06:12 GMT +321 October 2017
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    Afghan villagers gather near a destroyed house in Logar province, south of Kabul, Afghanistan (File)

    US Airstrikes in Afghanistan Boom Under Trump: New Victims, No Efficiency

    © AP Photo/ Ihsanullah Majroh
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    The Bureau of Investigative Journalism reported a significant increase in the US airstrikes in Afghanistan under President Donald Trump. Speaking to Sputnik, Afghan experts said that all this adds to the exacerbation of the situation in the country.

    Commenting on the Bureau of Investigative Journalism's report about the stepping up of US airstrikes in Afghanistan in an interview with Sputnik, Mohammad Hashem Alokozai, head of the Afghan parliament's Homeland Security and Defense Committee, pointed out that such operations fail to improve  the situation in his country.

    According to him, an increase in the number of US airstrikes is out of sync with the will of the Afghan people.

    "During the airstrikes, which are launched in accordance with Trump's new strategy, civilians, including children, have been killed. These operations led to a situation where the authorities and people have distanced themselves from each other," Alokozai said.

    He did not rule out that "if military spending is spent on the peace process, there will be a possibility of peace and security being in place in Afghanistan."

    "Unfortunately, the Afghan President, who should deal with the cases of all those injured and killed by these attacks including civilians and children, as well as find the perpetrators, does not want to investigate these cases, so as not to upset foreigners, the US embassy or other international organizations," Alokozai added.

    He was echoed by General Nazif Zaki, a member of the Afghan parliament, who attributed the flop and negative consequences of the US airstrikes in Afghanistan to lack of coordination between the US military and Afghan security and defense forces.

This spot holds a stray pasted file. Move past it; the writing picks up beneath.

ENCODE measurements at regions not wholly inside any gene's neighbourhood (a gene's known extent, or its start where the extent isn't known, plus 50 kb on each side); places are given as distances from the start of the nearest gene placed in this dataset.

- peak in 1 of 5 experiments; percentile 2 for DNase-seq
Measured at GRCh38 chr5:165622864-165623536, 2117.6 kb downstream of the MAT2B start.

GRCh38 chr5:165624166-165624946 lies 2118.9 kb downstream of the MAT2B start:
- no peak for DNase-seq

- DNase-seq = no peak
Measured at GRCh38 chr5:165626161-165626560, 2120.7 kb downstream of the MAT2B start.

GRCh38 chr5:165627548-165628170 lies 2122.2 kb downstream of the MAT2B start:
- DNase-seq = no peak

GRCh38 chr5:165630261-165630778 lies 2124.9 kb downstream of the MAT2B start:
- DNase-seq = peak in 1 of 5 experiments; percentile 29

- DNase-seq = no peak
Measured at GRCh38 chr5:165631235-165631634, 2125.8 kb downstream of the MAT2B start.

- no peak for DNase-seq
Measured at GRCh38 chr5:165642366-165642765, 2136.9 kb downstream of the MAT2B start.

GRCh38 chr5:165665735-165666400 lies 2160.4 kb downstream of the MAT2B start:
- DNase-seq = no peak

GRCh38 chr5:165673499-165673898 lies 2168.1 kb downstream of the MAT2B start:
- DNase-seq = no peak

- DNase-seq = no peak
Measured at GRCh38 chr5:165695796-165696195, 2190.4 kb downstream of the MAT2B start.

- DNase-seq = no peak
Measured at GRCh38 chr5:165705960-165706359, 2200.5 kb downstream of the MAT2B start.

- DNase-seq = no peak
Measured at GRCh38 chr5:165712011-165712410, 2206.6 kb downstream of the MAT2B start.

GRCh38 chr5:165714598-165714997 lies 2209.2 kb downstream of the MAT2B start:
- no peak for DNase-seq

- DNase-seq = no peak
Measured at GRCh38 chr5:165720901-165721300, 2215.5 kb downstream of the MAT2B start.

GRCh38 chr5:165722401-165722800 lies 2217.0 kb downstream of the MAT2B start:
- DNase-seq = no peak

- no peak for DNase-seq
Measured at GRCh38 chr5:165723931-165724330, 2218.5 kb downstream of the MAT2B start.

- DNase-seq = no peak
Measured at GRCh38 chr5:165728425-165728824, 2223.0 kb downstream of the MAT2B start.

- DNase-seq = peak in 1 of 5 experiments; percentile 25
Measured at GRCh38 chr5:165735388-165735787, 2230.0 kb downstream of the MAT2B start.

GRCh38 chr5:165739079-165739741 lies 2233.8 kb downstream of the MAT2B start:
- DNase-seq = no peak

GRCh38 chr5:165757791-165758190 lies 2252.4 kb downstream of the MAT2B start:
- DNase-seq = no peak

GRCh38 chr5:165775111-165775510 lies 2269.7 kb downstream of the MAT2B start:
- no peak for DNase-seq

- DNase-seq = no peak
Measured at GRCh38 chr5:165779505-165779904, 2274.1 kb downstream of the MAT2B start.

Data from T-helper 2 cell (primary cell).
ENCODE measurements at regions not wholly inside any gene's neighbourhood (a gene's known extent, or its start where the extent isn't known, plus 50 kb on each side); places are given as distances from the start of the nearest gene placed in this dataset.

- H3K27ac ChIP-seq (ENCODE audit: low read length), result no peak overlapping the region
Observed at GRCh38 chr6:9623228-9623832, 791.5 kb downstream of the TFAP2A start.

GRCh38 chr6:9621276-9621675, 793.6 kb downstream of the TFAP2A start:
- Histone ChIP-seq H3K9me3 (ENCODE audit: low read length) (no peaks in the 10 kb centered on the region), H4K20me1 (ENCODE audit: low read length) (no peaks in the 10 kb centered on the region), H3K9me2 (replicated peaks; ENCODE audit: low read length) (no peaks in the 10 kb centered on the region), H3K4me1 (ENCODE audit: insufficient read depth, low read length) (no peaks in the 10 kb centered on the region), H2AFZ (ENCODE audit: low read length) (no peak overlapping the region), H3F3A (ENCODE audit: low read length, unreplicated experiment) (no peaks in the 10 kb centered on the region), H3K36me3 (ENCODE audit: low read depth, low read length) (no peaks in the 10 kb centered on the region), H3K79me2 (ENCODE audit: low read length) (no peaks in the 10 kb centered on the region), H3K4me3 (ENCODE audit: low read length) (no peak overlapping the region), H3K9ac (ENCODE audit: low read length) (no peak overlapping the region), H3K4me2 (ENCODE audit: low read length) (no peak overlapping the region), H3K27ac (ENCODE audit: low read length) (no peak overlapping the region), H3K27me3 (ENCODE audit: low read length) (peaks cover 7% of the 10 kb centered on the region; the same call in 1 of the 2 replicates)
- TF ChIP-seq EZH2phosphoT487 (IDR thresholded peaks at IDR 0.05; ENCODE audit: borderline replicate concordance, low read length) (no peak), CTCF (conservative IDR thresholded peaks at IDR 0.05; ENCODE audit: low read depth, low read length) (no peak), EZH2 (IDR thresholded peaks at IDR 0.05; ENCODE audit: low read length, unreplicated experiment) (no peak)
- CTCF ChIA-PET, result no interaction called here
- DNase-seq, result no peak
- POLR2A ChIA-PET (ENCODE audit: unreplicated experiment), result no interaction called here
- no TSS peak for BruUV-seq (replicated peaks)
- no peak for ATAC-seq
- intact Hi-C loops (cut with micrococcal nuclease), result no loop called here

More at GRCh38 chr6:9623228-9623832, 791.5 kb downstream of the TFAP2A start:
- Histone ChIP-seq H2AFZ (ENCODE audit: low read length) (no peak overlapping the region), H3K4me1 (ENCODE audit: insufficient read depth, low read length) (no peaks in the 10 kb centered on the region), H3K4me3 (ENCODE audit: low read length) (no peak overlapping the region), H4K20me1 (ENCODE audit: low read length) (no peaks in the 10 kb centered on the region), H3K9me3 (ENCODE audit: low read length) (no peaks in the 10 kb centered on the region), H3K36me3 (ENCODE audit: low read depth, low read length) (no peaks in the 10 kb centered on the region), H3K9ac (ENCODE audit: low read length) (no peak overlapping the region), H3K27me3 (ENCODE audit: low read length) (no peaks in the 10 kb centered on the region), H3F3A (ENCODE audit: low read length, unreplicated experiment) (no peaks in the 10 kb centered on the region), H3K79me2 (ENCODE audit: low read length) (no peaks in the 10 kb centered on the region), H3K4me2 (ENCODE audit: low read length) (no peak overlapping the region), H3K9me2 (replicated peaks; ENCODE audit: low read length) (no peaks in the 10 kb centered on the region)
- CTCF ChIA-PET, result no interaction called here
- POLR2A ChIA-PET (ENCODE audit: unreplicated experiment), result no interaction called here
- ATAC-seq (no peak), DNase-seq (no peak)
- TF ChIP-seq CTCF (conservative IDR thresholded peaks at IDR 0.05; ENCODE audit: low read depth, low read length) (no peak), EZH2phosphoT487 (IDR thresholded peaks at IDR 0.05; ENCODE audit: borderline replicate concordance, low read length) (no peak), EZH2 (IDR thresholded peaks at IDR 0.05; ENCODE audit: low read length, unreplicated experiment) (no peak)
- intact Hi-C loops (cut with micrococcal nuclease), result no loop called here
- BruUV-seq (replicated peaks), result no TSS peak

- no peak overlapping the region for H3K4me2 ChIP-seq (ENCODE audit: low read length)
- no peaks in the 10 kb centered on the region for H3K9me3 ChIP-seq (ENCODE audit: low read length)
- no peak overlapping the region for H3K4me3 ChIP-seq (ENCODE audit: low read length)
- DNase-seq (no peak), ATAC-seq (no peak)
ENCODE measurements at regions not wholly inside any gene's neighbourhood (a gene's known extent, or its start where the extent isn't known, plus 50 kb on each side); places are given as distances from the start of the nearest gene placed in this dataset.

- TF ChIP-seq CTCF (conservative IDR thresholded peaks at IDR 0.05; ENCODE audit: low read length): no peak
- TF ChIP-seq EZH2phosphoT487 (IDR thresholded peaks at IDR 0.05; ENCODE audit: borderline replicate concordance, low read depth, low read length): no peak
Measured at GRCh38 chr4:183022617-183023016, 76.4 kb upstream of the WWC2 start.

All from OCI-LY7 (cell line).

"Enemies use women and children as human shields, which is why foreign forces' airstrikes [also] kill civilians. Thus far, the US air operations in Afghanistan have been ineffective, and in most cases they've resulted in casualties among civilians and Afghan soldiers," Zaki said.

    He added that "no one will complain about the killing of innocent people" given that the United States remains "one of the world's superpowers."

    "Protests in Afghanistan have no effect on the government, public organizations or the media. The international community and Afghan allies should demand the punishment of the perpetrators so that these crimes can no longer be committed," Zaki concluded.

    According to the Bureau of Investigative Journalism, since early 2017, the US Air Force has launched a total of 2,353 airstrikes across Afghanistan, compared to 1,072 such strikes in 2016.

    The bureau also cited 1,984 missiles and bombs that the US Air Force dropped in Afghanistan in 2017, "nearly three times the number it had released at the same time last year."

    The United Nations Assistance Mission in Afghanistan (UNAMA) registered a 43-percent increase in civilian casualties from aerial operations during the first six months of this year compared to the same period in 2016; 95 people were killed and 137 more injured in these operations, according to UNAMA. 

    On August 21, Trump announced in a speech a new US strategy for Afghanistan. Trump explicitly scrapped the avowed nation-building goals of previous presidents George W. Bush and Barack Obama, and vowed to fight terrorists. To that end, he pledged to increase US troop levels in Afghanistan though would not disclose any numbers.

    Trump refused to set any deadlines for US reductions in force levels or military withdrawals from Afghanistan. He also emphasized that he would give his military commanders the freedom to wage war more rapidly and ruthlessly in order to destroy alleged terrorist targets.

    Afghanistan is in a state of political and social turmoil, with government forces fighting the continuing Taliban insurgency. The instability has persisted in the country since the 2001 US-led invasion to defeat the Taliban and al-Qaeda in the wake of the 9/11 attacks in the United States.

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    Tags:
    security, casualties, civilians, soldiers, authorities, airstrikes, Donald Trump, Afghanistan, United States
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